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Old 11-05-2009, 08:08 AM   #31
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Quote:
Originally Posted by trollbait View Post
At least check the fluid levels in the diff and transfer case. A friend didn't on a beater truck, and had a wheel come off on the highway.
I agree about checking the level, but how would a dry differential result in the loss of a wheel?
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Old 11-05-2009, 01:17 PM   #32
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Quote:
Originally Posted by theholycow View Post
I agree about checking the level, but how would a dry differential result in the loss of a wheel?
Yea... I'm curious about the wheel myself. Only thing I can think of is the dry diff. built up so much heat, over time it weakened the axle... causing the wheel/axle to break off. Though, that's just my wild guess, I really have no idea. Seems like the Diff would seize up before anything else. Maybe that's what happened... the diff seized up, and with the tire moving at HWY speeds, it torqued the axle, etc too much and broke it off. *shrugs*.

-------

So, before I emailed Royal Purple about fluids for my xplodr, I didn't even know there was fluid in the transfer case
4wd is important for me, so maybe I'll change that fluid... and then just check the diff. fluid levels and top them off.

What is diff. fluid supposed to look like? ... if it's no longer transparent, I'm just wondering if I should change it rather than top it off ... because don't these fluids lose their viscosity over time?

What I worry about with not changing the oil at least every 6 months is the anti-corrosion components of the oil losing their protective properties, creating havoc on my engine.
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Old 11-05-2009, 06:47 PM   #33
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You're already using synthetic. The oil isn't going to break down that fast.
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Old 11-06-2009, 11:37 AM   #34
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Quote:
Originally Posted by MTUboi86 View Post
Yea... I'm curious about the wheel myself. Only thing I can think of is the dry diff. built up so much heat, over time it weakened the axle... causing the wheel/axle to break off. Though, that's just my wild guess, I really have no idea. Seems like the Diff would seize up before anything else. Maybe that's what happened... the diff seized up, and with the tire moving at HWY speeds, it torqued the axle, etc too much and broke it off. *shrugs*.

-------

So, before I emailed Royal Purple about fluids for my xplodr, I didn't even know there was fluid in the transfer case
4wd is important for me, so maybe I'll change that fluid... and then just check the diff. fluid levels and top them off.

What is diff. fluid supposed to look like? ... if it's no longer transparent, I'm just wondering if I should change it rather than top it off ... because don't these fluids lose their viscosity over time?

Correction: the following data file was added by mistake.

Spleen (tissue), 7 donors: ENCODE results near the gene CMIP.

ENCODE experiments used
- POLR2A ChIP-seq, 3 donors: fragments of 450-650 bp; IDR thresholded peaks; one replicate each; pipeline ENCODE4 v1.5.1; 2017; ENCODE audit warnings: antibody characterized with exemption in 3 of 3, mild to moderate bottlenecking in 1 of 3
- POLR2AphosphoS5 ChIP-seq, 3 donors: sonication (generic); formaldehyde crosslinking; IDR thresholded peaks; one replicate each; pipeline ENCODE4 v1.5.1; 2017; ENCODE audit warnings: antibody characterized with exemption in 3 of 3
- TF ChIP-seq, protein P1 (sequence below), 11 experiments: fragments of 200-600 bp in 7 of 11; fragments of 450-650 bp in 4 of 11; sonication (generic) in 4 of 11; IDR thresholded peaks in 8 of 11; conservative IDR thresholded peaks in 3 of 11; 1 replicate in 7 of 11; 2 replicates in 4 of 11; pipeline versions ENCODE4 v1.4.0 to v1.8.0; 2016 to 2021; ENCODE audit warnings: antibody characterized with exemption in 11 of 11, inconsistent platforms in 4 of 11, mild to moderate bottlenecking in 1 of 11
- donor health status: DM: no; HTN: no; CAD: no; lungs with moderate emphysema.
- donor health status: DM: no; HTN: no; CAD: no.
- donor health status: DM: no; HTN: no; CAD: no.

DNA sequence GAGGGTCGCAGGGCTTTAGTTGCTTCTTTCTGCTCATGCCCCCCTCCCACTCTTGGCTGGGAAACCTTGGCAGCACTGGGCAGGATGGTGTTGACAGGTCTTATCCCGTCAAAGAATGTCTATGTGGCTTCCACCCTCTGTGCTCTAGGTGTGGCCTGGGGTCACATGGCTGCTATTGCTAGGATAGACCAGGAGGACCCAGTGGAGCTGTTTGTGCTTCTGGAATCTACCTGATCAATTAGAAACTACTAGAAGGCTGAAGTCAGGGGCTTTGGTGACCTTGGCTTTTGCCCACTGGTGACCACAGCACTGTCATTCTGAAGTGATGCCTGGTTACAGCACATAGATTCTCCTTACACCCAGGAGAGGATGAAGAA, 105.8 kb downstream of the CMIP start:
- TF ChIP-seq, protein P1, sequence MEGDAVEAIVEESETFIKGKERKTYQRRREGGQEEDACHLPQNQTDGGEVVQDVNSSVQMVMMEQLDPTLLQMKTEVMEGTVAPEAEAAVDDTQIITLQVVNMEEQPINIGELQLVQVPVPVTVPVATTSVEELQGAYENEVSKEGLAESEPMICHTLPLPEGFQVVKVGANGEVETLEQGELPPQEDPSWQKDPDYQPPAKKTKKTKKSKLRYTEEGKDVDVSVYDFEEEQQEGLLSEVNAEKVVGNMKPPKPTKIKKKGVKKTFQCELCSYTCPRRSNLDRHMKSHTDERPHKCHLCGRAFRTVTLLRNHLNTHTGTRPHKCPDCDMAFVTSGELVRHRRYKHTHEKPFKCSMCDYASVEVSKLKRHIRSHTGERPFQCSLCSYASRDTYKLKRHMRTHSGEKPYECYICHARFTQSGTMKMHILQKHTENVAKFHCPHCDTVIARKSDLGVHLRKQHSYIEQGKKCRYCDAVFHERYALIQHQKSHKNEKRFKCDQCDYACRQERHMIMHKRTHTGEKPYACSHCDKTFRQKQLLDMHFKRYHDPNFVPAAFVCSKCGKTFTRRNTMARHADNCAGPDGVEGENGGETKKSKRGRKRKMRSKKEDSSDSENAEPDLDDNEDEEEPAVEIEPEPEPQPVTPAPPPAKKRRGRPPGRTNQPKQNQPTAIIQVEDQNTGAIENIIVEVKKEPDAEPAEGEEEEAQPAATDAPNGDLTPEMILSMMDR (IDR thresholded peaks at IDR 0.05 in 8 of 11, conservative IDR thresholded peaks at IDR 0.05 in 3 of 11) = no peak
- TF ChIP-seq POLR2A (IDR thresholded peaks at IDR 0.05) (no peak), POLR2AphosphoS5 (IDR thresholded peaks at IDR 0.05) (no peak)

What I worry about with not changing the oil at least every 6 months is the anti-corrosion components of the oil losing their protective properties, creating havoc on my engine.
It was the wheel and axle. The diff wasn't dry, but really low. Either through the motion of the gears, most likely, or the road grade to let rain flow off, one side ended up starved for lubrication. Eventually the heat and wear snapped the axle. Being an old, high mileage beater didn't help. My friend uses synthetics in his trucks now.

The main anti-corrosion component are bases that will neutralize any acids that form during engine use. The TBN in oil analysis is a measure of much of those bases are left. Time isn't really a factor in their, and other additives, lifespan.

GM uses an oil monitoring system on their cars for oil changes. There is no mention of a mileage or time for oil change intervals in their manuals. The computer monitors things like engine run time, rpms, engine temps, and environment temps. Then it compares this data to charts of known depletion rates of oil additives under certain conditions. The lowest interval on HHR was 6700 miles. The use of EOC likely led the computer to low ball it, and the GM engineers likely assumed the minimum spec of additives in the oil.

IIRC, Ford recommended changing the Ranger diff at 100k. I did it at 60k to put in synthetic. Used Mobil1 which wasn't much more than a brand name regular oil. The truck was a daily driver, with the potential of 20k miles a year, at the time. With your situation, I don't think synthetics are worth the expense. A quality dino oil should be fine.

If you are going to change the transfer case fluid, and if they are the original fluids, you might as well do the diffs while crawling around under there. I said doing the rear diff throughly takes 2 days. Most of that time is allowing the RTV to cure. You can just suck the old fluid out of the fill plug though, and just not touch the cover plate. I think that's the only way to get the fluid out of the transfer case and front diff.

Before you start, you need to be on a level surface in order to get the correct fluid levels in. Filling can be a pain and messy do to the limited space and angles for bottles and funnels. I know that the rear diff is filled to the bottom of the fill hole. I don't know why it would be different with the front and transfer case, but I only had 2wd. If you have a limited slip diff, you will need to add traction modifier. Doesn't hurt to put RTV on the plug threads when your done.